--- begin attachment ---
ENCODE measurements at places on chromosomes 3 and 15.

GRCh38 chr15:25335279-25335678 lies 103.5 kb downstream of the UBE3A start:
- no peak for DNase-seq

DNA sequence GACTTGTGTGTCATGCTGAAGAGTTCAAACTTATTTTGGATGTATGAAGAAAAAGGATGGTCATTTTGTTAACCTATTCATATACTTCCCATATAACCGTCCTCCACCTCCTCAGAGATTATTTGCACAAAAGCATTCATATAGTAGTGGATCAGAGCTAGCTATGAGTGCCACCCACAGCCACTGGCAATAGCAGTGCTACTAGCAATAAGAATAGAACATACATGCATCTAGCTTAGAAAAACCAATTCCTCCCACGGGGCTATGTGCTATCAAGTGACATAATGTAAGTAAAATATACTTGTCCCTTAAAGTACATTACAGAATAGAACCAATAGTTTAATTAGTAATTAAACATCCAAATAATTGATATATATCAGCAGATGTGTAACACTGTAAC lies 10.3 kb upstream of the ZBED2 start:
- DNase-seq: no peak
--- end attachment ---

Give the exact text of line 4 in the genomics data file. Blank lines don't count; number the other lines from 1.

DNA sequence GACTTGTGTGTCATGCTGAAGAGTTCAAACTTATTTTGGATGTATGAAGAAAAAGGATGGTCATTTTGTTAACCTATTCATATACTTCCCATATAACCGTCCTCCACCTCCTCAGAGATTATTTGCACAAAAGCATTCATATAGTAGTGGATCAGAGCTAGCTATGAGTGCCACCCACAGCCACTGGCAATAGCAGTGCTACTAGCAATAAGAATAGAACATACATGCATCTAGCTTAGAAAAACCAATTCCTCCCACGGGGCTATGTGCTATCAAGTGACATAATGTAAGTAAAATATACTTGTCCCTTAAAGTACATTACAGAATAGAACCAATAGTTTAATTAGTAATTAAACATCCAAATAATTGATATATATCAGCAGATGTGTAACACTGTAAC lies 10.3 kb upstream of the ZBED2 start: